When feasible and appropriate, central adjudication can be used so that the assessment for all patients enrolled in the study is performed by an adjudication committee. This is the case for the British Isles Lupus Assessment Group’s (BILAG) scoring index where usually centralised review and adjudication on an ongoing basis is implemented in clinical trials for lupus. The adjudication process is commonly supported by onsite review conducted by experienced study monitors and preprogrammed automatic edit checks to clean local assessments and correct inconsistencies.18
Central reading is also implemented for instrumental evaluations like endoscopy in inflammatory bowel diseases, spirometry in respiratory diseases, or joint radiography in rheumatology to guarantee standardisation and unbiased evaluation.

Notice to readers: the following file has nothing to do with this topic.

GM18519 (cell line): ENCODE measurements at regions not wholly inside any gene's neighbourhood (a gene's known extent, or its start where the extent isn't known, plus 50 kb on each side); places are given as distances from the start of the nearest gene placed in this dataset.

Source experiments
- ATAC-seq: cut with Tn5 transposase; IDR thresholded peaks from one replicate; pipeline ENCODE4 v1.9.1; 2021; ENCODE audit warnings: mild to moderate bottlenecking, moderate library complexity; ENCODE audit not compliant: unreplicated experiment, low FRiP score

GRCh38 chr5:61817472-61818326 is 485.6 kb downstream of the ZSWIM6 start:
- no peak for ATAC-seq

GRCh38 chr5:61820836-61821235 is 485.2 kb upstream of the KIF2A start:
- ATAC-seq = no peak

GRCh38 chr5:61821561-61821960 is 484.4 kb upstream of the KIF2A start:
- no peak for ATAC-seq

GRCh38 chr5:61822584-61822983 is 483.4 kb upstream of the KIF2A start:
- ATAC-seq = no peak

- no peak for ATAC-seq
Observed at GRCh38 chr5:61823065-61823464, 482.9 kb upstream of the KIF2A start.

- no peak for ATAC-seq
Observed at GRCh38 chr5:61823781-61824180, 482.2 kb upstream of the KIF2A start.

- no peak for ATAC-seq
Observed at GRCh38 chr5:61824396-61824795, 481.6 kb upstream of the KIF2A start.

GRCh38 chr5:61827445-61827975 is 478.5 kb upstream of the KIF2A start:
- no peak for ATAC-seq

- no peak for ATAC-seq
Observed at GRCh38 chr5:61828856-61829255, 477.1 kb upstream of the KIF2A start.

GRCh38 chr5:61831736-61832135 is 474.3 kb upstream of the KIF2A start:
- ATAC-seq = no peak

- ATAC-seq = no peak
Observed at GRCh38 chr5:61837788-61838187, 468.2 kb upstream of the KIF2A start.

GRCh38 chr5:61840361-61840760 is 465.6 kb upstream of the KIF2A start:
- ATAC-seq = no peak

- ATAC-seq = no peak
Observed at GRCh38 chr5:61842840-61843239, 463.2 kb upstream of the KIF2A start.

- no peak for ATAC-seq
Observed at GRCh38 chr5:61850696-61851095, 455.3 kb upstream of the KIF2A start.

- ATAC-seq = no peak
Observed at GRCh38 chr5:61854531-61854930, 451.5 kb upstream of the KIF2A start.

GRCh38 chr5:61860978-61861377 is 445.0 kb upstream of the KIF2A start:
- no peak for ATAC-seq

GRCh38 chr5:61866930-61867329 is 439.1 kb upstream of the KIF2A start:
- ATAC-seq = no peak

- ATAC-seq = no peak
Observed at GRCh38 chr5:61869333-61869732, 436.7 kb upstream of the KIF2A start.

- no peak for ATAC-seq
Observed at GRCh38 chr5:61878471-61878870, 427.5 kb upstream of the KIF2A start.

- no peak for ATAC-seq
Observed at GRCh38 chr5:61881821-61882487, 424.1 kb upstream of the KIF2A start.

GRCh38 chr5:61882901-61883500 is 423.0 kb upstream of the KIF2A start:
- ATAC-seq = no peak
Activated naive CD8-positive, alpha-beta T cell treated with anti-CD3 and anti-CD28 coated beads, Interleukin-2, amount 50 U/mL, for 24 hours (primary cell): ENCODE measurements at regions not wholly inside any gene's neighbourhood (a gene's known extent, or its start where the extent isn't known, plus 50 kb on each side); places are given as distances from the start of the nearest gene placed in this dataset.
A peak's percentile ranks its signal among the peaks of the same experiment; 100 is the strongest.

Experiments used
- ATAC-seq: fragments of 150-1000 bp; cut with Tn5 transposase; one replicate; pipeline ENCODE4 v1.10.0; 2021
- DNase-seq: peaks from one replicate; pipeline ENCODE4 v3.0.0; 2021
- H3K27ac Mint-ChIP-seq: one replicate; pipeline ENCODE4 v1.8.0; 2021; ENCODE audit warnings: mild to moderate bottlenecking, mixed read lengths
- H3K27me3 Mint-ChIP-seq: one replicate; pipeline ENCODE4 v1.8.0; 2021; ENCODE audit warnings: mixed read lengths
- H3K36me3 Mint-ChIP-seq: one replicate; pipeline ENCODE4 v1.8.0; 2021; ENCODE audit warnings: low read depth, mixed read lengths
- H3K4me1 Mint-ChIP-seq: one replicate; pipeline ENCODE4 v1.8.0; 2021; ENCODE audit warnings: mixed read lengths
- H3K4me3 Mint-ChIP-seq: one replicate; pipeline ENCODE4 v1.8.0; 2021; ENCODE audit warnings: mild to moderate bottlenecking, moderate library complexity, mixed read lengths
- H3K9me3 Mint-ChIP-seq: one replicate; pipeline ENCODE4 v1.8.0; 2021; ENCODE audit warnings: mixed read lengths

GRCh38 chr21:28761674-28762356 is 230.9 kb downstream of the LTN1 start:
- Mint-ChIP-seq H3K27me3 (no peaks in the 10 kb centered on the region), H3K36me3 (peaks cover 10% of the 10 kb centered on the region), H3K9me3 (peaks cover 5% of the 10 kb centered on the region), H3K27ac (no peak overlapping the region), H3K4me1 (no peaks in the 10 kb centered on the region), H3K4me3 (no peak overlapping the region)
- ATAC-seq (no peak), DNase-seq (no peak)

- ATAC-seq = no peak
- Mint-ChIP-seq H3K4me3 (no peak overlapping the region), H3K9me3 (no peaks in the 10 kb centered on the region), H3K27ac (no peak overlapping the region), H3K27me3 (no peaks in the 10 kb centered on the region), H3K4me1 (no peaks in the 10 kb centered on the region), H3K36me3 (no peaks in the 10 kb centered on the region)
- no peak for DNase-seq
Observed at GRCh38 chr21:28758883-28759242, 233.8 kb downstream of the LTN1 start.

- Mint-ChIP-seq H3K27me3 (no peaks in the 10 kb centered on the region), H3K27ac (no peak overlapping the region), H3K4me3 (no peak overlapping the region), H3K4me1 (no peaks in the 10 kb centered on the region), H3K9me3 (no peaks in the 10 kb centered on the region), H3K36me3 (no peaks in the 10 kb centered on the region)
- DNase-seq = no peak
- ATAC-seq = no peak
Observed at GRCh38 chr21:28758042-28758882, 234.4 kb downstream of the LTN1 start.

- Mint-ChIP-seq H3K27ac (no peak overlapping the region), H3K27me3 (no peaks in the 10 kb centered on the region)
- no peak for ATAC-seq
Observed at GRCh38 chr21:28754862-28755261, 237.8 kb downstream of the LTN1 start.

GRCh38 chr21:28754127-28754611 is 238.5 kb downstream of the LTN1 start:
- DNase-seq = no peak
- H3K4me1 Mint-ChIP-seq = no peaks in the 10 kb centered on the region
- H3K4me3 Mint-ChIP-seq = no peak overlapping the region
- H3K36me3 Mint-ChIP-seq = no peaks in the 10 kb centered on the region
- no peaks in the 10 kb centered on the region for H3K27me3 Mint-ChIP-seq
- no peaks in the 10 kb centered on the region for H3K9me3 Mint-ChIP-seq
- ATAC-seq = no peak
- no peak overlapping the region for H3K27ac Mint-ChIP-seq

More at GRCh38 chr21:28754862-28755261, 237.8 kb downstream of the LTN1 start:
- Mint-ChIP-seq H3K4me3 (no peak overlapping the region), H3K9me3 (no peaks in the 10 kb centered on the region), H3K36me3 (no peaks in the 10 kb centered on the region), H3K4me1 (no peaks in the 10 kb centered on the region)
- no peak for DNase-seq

In recent years, attention has focussed on the identification of biomarkers specific for individual or groups of CID.26,27 Besides being used to expedite initial proof of mechanism studies and screening of drug candidates, biomarkers can allow for the prediction of response to treatment or stratification of patients. As such, they can support the attempt to develop personalised medicine for CID, similarly to what is being done in oncology and other therapeutic areas. There are several examples of such biomarkers. Systemic lupus is a CID in which the search for biomarkers is particularly active due to the heterogeneity of disease and efficacy of drugs that apparently is limited to subgroups of patients.28,29 Among others, Type I interferon gene signature has emerged as a marker of disease severity and as a potential tool to stratify patients for tailored treatment.30
Therefore, incorporating biomarker evaluation into CID clinical trials from early to late phase has become a common practice.31
Patient Reported Outcomes